The purpose of this systematic review was to synthesize the available Level I and Level II literature on platelet-rich plasma (PRP) as a therapeutic intervention in the management of symptomatic knee osteoarthritis (OA).
A systematic review of Medline, Embase, Cochrane Central Register of Controlled Trials, PubMed, and www.clinicaltrials.gov was performed to identify all randomized controlled trials and prospective cohort studies that evaluated the clinical efficacy of PRP versus a control injection for knee OA. A random-effects model was used to evaluate the therapeutic effect of PRP at 24 weeks by use of validated outcome measures (Western Ontario and McMaster Universities Arthritis Index, visual analog scale for pain, International Knee Documentation Committee Subjective Knee Evaluation Form, and overall patient satisfaction).
Six Level I and II studies satisfied our inclusion criteria (4 randomized controlled trials and 2 prospective nonrandomized studies). A total of 577 patients were included, with 264 patients (45.8%) in the treatment group (PRP) and 313 patients (54.2%) in the control group (hyaluronic acid [HA] or normal saline solution [NS]). The mean age of patients receiving PRP was 56.1 years (51.5% male patients) compared with 57.1 years (49.5% male patients) for the group receiving HA or NS. Pooled results using the Western Ontario and McMaster Universities Arthritis Index scale (4 studies) showed that PRP was significantly better than HA or NS injections (mean difference, -18.0 [95% confidence interval, -28.8 to -8.3]; P < .001). Similarly, the International Knee Documentation Committee scores (3 studies) favored PRP as a treatment modality (mean difference, 7.9 [95% confidence interval, 3.7 to 12.1]; P < .001). There was no difference in the pooled results for visual analog scale score or overall patient satisfaction. Adverse events occurred more frequently in patients treated with PRP than in those treated with HA/placebo (8.4% v 3.8%, P = .002).
As compared with HA or NS injection, multiple sequential intra-articular PRP injections may have beneficial effects in the treatment of adult patients with mild to moderate knee OA at approximately 6 months. There appears to be an increased incidence of nonspecific adverse events among patients treated with PRP.
Level II, systematic review of Level I and II studies.
"Two recent trials of HA versus PRP injections for knee OA demonstrated the superiority of PRP  . However, PRP is less effective for patients with more severe OA . Injection of autologous stem cells into the knee is a potentially promising treatment for moderate to severe OA. "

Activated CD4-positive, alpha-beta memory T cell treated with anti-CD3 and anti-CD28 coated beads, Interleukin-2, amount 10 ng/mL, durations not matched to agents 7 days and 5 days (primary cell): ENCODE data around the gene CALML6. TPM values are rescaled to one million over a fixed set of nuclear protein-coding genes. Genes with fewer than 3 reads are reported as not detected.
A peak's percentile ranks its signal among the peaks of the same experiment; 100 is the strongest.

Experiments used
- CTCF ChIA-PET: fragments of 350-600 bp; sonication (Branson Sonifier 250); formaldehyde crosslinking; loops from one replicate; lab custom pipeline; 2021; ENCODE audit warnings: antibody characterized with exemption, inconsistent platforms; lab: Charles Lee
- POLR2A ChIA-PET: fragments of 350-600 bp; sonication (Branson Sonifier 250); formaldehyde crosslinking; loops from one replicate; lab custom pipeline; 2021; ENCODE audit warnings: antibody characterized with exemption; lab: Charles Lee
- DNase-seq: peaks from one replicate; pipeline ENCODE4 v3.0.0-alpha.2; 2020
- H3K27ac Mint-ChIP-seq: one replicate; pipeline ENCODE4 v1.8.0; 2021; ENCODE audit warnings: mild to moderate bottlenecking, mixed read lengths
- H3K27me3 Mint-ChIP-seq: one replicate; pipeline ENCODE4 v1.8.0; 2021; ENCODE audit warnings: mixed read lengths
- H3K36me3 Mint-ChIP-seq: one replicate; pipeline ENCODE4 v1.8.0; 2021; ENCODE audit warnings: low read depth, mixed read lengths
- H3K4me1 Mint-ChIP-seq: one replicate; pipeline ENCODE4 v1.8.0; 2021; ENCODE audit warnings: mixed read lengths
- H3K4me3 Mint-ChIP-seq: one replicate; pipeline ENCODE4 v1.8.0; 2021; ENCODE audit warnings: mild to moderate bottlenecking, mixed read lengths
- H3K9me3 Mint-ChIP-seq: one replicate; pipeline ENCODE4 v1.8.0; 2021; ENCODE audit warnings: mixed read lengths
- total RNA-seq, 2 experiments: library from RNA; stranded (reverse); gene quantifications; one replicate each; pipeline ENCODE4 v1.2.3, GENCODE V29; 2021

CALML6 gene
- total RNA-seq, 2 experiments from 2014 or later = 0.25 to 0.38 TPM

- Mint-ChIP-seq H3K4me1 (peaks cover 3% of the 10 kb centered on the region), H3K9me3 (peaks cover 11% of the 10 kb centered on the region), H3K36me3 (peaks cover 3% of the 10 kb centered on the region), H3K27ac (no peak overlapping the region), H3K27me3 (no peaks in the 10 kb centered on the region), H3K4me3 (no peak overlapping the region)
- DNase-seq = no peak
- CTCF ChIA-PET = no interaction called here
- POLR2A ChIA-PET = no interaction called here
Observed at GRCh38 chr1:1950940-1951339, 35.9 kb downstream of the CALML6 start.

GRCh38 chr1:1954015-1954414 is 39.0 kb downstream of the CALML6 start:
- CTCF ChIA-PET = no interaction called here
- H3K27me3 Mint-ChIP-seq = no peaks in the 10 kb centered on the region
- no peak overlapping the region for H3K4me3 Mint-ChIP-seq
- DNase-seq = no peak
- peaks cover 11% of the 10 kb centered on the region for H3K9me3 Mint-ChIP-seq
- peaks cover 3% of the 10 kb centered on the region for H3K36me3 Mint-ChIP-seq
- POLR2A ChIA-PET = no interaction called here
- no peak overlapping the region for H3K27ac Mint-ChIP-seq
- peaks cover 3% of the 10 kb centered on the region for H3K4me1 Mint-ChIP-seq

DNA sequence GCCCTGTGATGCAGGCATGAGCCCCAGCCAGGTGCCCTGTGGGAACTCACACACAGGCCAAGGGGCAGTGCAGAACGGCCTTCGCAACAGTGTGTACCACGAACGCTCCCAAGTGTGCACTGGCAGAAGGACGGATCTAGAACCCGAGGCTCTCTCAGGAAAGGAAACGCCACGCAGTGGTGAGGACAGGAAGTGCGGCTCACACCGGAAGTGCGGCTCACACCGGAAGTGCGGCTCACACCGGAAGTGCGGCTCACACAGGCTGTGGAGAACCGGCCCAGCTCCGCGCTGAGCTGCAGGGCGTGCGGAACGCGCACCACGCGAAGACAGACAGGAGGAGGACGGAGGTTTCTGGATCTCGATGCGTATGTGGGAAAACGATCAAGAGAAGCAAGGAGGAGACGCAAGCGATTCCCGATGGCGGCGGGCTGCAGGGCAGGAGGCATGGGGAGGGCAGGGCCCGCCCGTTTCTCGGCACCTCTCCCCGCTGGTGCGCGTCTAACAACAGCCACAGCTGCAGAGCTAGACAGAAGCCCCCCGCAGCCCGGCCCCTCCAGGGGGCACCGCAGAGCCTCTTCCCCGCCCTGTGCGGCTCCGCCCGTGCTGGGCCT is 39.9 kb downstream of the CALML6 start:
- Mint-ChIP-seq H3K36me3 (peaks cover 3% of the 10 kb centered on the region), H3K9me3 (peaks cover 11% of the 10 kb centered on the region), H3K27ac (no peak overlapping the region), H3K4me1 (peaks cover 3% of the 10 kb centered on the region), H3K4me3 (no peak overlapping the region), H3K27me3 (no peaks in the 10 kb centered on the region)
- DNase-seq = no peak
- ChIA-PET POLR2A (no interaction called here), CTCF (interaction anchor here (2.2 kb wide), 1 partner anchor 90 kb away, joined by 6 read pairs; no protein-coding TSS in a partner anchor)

[Show abstract][Hide abstract] ABSTRACT: Introduction:
We investigated the use of autologous bone marrow concentrate (BMC) with and without an adipose graft, for treatment of knee osteoarthritis (OA).
Treatment registry data for patients who underwent BMC procedures with and without an adipose graft were analyzed. Pre- and posttreatment outcomes of interest included the lower extremity functional scale (LEFS), the numerical pain scale (NPS), and a subjective percentage improvement rating. Multivariate analyses were performed to examine the effects of treatment type adjusting for potential confounding factors. The frequency and type of adverse events (AE) were also examined.
840 procedures were performed, 616 without and 224 with adipose graft. The mean LEFS score increased by 7.9 and 9.8 in the two groups (out of 80), respectively, and the mean NPS score decreased from 4 to 2.6 and from 4.3 to 3 in the two groups, respectively. AE rates were 6% and 8.9% in the two groups, respectively. Although pre- and posttreatment improvements were statistically significant, the differences between the groups were not.
BMC injections for knee OA showed encouraging outcomes and a low rate of AEs. Addition of an adipose graft to the BMC did not provide a detectible benefit over BMC alone.
BioMed Research International 09/2014; 2014:370621. DOI:10.1155/2014/370621 · 2.71 Impact Factor
[Show abstract][Hide abstract] ABSTRACT: Introduction:
Bidirectional interactions between cells and fluidic surroundings regulate cellular functions and maintain tissue or organ architecture. Accordingly, the synovial fluid is the primary source of environmental signals and determines to a great extent the molecular interactions within the joint capsule, both in homeostasis and pathology.
We provided an update on hyaluronic acid (HA) and platelet-rich plasma (PRP) concepts necessary to build the rationale for creating a combined treatment. The information is based on a PubMed search using the terms 'platelet-rich plasma', 'hyaluronic acid', 'knee pathology', 'knee osteoarthritis' (OA).
In OA, a deleterious fluidic microenvironment is established, with presence of HA fragments, catabolic enzymes and inflammatory molecules. The central concept underlying intra-articular injection is to modify deleterious fluidic microenvironments. PRP administration has shown pain remission and function improvement, but less than half of the patients showed clinically significant improvement. PRP exceeds HA, the comparator used in PRP clinical trials, albeit both HA and PRP alleviate symptoms in mild-to-moderate OA patients. Combining PRP and HA may benefit from their dissimilar biological mechanisms and help in controlling delivery and presentation of signaling molecules. Three armed randomized studies, using both HA and PRP as comparators, will provide information about the impact of this approach.
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